In her debut collection, Fragoza imagines a world where patriarchy can be eradicated and finds beauty in how Chicanx women come together.
Gina Apostol’s novel, which demands the reader’s active participation, is filled with both humorous and serious moments, references to itself, as well as political and literary history.
Ampuero enters into critical dialogue with form and substance. Combining structures reminiscent of fairy tales and horror films, Ampuero upends these conventions by reversing tropes and decentering the male gaze.
Genet operated in social structures in order to subvert them, to explore and craft beauty from the darkest corners of modern civilization. While most artists can only imagine a prison sentence, prostitution, ecstasy, or evil, Genet lived through these experiences and, in some cases, sought them out.
In his new memoir, Marcelo Hernandez Castillo writes his family’s story into the history books of immigration.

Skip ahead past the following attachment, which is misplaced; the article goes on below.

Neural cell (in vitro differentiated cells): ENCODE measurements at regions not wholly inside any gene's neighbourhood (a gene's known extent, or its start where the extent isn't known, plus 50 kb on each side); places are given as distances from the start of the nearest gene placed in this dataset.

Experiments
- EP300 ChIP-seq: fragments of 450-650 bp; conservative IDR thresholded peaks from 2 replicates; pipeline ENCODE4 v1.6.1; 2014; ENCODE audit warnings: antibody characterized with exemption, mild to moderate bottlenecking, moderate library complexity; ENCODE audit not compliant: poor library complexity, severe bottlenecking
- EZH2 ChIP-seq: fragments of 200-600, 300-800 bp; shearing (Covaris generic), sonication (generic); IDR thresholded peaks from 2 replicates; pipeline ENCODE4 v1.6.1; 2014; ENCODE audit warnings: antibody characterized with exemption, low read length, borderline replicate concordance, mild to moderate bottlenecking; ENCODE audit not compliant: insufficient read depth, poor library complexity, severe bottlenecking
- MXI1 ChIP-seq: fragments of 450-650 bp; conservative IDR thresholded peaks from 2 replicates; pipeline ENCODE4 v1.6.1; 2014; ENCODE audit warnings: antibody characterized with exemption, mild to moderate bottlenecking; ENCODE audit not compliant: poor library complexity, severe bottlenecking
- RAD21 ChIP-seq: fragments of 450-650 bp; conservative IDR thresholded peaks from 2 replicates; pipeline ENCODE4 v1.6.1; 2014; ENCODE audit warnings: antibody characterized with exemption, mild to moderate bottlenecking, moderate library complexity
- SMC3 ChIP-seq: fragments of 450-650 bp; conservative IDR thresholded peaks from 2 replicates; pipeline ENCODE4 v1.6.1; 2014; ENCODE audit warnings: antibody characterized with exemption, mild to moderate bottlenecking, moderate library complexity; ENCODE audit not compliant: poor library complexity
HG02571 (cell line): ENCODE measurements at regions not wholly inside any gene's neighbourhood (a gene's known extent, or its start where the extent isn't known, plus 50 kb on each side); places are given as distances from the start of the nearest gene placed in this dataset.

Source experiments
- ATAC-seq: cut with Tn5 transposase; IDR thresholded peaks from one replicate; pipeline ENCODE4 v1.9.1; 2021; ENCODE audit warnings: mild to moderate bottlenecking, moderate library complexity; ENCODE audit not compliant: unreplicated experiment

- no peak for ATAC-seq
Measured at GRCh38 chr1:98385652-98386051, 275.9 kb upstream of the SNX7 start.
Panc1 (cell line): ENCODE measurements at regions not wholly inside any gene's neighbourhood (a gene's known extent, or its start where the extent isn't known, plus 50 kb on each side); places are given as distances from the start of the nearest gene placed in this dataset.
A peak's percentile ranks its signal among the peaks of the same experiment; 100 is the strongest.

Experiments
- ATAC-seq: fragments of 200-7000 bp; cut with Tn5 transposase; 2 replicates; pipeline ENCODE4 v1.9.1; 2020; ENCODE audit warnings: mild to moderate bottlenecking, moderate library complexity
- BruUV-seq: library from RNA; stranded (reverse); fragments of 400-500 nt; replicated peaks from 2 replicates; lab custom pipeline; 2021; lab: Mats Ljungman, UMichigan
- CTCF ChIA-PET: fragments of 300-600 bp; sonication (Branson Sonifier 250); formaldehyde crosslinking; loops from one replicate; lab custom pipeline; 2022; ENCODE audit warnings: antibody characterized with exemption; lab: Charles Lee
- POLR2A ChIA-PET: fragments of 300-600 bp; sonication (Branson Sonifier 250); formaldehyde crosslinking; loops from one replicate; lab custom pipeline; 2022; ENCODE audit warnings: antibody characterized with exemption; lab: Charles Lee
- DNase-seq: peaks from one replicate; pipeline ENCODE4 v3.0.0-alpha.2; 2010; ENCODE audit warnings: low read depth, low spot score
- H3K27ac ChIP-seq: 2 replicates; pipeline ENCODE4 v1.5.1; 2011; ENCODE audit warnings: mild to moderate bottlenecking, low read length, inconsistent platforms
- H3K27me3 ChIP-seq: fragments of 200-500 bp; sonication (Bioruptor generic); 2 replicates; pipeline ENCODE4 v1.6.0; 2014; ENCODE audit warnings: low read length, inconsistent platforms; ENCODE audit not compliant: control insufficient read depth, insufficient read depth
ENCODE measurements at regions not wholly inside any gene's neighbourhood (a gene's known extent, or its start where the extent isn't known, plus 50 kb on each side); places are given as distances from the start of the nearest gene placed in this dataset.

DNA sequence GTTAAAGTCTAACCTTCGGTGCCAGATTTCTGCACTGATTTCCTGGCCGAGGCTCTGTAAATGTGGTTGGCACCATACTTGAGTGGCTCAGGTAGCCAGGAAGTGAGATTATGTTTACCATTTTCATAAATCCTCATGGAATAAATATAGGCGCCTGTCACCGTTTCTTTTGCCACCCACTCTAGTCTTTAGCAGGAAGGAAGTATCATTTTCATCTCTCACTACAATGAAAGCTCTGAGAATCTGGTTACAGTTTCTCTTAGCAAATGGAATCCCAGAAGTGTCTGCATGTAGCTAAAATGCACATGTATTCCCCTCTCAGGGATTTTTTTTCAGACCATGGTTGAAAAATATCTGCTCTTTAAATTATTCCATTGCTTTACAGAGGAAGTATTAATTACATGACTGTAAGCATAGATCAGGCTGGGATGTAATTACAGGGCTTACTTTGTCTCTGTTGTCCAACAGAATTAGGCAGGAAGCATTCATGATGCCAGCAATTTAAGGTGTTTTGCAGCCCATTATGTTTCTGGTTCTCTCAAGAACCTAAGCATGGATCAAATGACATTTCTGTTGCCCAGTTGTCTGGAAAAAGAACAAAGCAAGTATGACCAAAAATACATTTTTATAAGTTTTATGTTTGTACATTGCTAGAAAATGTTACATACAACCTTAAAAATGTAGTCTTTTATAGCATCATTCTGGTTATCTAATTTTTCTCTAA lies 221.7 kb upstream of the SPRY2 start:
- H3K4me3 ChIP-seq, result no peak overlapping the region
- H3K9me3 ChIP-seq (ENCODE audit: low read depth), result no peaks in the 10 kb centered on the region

Coates’ debut novel builds stories within stories, revisiting pre-Civil War America through the eyes of a survivor of the slave trade.
Ogawa could have written a political thriller but opts instead for a closer look at communities under siege by the very political forces that should be protecting them.
Hernán Díaz returns to the California Gold Rush in his 2017 novel, a finalist for the Pulitzer Prize. He shows an America in transition, fixated on the promise of prosperity, power, and property.
When you immigrate, you bring an entire world along with you, a fifth limb impossible to detach, though internal and external forces demand its removal. Immigrants enter into a state of constant negotiation, deliberating what stays and what goes within their sociopolitical space.